The theatrical release of Samsara will be in August 2012 and will at various theatres across the World.
- US - 31st August nationwide release
- UK - 31st August nationwide release
- Germany - 23rd August nationwide release
- Other countries - to follow
Samsara Blu-Ray & DVD
Samsara is available to pre-order now, on DVD and Blu-Ray. The DVD and Blu-Ray come in a single pack in the UK.
Pre-order from Amazon using the links below
Samsara is a nonverbal film described by the makers as a "guided meditation". The film uses very high quality images, scenes of nature and mankind to stimulate the viewer. The film contains no plot or actors, although there are several performers in the film. Samsara is Ron Fricke's 2011 follow-up to Baraka.
This review is based on a single viewing of Samsara from the World Premiere in Toronto. It is very likely to change a little as I watch the film again (and again probably). Darren Lambert, October 2011.
Samsara is different to Baraka, as Ron Fricke told me himself. But it has the same spirit. Samsara has the same exquisite picture quality, emotion evoking landscapes and people, timelapse sequences, fast paced editing, and emotional music.
Samsara is more about people than Baraka. It is less spiritual than Baraka. It is more urban than Baraka. If you like Baraka, you will probably like Samsara.
Samsara starts quickly with a traditional Balinese dance. Quite the contrary to the slow start of Baraka. Several sequences play before the titles let you know that the intro is over.
The content of Samsara is varied. With a definite emphasis on people, what people have done, what they do and what has happened to people.
Shots are cleverly intertwined. When watching a sequences that seems to show an abandoned house full of sand, I didn’t realise when the next sequence was a house form New Orleans, with a car stuck between houses, and mud inside the homes.
Samsara has a sense of humour. There are three memorably sequences where people laughed at the premiere, and I think this will be the same for most audiences. And of course on the flip-side there are very serious sequences filmed inside several abattoirs. These sequences are likely to be a source of controversy for viewers, just like the battery chicken farms from Baraka were. Chicken factories are again included in Samsara. I suspected that many people, myself included, will question that if these images seem are hard to watch, should we really continue to eat meat?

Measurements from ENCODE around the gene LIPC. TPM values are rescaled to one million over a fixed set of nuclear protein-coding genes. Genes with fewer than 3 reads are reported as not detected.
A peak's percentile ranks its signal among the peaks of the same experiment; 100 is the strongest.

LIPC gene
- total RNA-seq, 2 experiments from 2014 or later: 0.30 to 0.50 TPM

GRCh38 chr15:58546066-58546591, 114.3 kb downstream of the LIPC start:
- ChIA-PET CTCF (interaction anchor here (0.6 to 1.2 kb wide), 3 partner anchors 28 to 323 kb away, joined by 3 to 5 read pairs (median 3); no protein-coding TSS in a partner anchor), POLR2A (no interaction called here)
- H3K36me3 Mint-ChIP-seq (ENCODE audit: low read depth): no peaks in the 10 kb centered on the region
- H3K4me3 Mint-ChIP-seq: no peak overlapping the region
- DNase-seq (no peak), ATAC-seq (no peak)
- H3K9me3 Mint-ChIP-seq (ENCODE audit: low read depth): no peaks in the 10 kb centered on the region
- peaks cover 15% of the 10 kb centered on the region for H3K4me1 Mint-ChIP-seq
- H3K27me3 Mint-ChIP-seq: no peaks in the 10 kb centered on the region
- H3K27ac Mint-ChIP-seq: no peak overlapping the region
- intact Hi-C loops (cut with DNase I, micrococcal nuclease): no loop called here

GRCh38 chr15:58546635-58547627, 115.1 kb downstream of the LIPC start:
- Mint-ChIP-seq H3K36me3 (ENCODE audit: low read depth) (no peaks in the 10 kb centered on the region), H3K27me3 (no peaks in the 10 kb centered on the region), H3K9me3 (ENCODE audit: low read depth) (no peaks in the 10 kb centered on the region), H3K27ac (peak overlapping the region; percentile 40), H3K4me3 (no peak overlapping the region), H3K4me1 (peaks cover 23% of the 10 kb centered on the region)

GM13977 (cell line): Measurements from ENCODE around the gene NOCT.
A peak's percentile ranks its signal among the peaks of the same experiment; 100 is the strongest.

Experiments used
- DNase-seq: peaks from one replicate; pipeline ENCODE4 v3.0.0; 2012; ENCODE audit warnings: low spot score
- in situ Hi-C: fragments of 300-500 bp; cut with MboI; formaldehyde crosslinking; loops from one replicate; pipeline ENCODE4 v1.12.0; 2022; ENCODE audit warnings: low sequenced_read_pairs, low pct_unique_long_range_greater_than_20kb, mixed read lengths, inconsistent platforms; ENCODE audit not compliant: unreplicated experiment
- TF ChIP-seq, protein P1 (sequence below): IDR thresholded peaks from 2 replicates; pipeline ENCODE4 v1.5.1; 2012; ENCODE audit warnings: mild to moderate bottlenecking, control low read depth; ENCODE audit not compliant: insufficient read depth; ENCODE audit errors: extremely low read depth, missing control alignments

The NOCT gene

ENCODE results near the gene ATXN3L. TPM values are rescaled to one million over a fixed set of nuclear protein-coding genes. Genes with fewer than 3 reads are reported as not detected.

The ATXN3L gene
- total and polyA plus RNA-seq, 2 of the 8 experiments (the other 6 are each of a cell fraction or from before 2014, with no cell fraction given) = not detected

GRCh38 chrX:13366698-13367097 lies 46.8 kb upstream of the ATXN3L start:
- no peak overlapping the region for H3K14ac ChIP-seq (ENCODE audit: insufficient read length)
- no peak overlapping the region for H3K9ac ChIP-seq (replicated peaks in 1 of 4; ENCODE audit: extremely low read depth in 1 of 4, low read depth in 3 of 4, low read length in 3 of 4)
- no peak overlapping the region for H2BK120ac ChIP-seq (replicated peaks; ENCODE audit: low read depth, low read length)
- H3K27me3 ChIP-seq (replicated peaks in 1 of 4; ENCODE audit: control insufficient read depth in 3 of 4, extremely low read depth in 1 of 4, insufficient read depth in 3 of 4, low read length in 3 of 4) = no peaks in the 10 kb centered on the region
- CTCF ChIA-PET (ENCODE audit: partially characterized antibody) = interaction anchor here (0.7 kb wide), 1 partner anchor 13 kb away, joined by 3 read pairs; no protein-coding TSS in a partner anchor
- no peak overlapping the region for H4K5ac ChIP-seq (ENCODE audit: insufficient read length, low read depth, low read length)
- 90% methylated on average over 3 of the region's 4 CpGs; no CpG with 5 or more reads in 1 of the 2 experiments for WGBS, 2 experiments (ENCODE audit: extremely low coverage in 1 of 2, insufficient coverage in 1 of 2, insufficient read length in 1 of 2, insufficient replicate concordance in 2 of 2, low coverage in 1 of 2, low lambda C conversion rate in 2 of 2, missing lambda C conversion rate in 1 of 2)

There are definitely touches of Ron Fricke’s earlier films. Time-lapse sequences of car headlights at night are remaniscent of Koyaanisqatsi. Whilst from Chronos, the light creeping across St Peters, and the tide from the top of St Mont St Michel are beautifully re-created. A sulphur mine is also featured, that seems familiar to the mine in Powaqatsi, but I don't think it is the same mine.
Samsara gives me a big feeling that we as humans are all part of a massive circle, whether we like it or not. And everyone plays their part of that circle.
Circles also appear in other themes of the film. People's need to recycle is featured, especially that of the poorer nations of the world.
From the darkness of reflection comes an amazing sequence from within a prison. The orange overall wearing inmates perform an amazing routine in the exercise yard. Tough inmates watch from behind bars. I later found out that the inmates are from the Cebu Provincial Detention and Rehabilitation Center, in the Philippines. Their performance is mesmerising, and I am sure that a small part of their display re-enacts the Kecak dance seen in Baraka.
Samsara was made 19 years after Baraka, and the world has changed. One musical piece that stood out was that of a hip hip track, fitting the visuals perfectly.
Just like in Baraka, war is featured. We see weapons being manufactured.
We also see, just like in Baraka, the Western Wall of Jerusalem. This time however, the people are shown more up-close, which is a running theme in Samsara.
Perhaps the finest wide angle sequence is that of Mecca. Whilst Mecca was included in Baraka, the sequence in Samsara is bigger and better. Very close details of those praying. As the sequence ends the shots get wider, and wider giving away the huge sense of the celebration in a way probably never seen before. How the team manage to get permission to film in this way shows their talent as negotiators as well as filmmakers.
A re-occuring theme in Samsara is that or cycles, repetition, or as Ron Fricke wrote many years ago - The Wheel of Life.
Samsara is a beautiful, guided meditation of the people of the world. I highly-recommend that you try and see it on the big screen before it goes to DVD and Blu Ray.
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Images are © Copyright 2011 Magidson Films.
Behind The Scene Images
Images are © Copyright 2011 Magidson Films.